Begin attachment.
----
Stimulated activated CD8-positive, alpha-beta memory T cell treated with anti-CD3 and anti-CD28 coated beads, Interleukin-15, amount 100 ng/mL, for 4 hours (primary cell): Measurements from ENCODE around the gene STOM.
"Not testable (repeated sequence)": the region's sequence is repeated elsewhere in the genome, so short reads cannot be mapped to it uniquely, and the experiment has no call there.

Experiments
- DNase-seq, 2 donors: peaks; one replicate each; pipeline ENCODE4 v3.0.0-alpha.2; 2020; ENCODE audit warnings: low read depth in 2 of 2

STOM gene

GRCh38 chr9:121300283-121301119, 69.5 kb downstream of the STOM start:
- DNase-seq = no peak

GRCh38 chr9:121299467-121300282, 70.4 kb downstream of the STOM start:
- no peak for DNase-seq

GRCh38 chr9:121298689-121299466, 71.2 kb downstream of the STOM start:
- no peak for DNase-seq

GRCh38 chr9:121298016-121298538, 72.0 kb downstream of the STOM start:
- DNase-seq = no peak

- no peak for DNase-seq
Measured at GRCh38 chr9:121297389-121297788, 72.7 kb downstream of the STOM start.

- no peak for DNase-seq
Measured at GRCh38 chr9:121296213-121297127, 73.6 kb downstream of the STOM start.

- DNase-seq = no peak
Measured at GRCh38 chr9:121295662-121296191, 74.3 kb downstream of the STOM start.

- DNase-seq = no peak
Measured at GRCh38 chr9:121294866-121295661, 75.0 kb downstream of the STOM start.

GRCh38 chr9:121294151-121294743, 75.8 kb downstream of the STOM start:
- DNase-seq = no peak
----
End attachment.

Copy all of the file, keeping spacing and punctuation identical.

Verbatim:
Stimulated activated CD8-positive, alpha-beta memory T cell treated with anti-CD3 and anti-CD28 coated beads, Interleukin-15, amount 100 ng/mL, for 4 hours (primary cell): Measurements from ENCODE around the gene STOM.
"Not testable (repeated sequence)": the region's sequence is repeated elsewhere in the genome, so short reads cannot be mapped to it uniquely, and the experiment has no call there.

Experiments
- DNase-seq, 2 donors: peaks; one replicate each; pipeline ENCODE4 v3.0.0-alpha.2; 2020; ENCODE audit warnings: low read depth in 2 of 2

STOM gene

GRCh38 chr9:121300283-121301119, 69.5 kb downstream of the STOM start:
- DNase-seq = no peak

GRCh38 chr9:121299467-121300282, 70.4 kb downstream of the STOM start:
- no peak for DNase-seq

GRCh38 chr9:121298689-121299466, 71.2 kb downstream of the STOM start:
- no peak for DNase-seq

GRCh38 chr9:121298016-121298538, 72.0 kb downstream of the STOM start:
- DNase-seq = no peak

- no peak for DNase-seq
Measured at GRCh38 chr9:121297389-121297788, 72.7 kb downstream of the STOM start.

- no peak for DNase-seq
Measured at GRCh38 chr9:121296213-121297127, 73.6 kb downstream of the STOM start.

- DNase-seq = no peak
Measured at GRCh38 chr9:121295662-121296191, 74.3 kb downstream of the STOM start.

- DNase-seq = no peak
Measured at GRCh38 chr9:121294866-121295661, 75.0 kb downstream of the STOM start.

GRCh38 chr9:121294151-121294743, 75.8 kb downstream of the STOM start:
- DNase-seq = no peak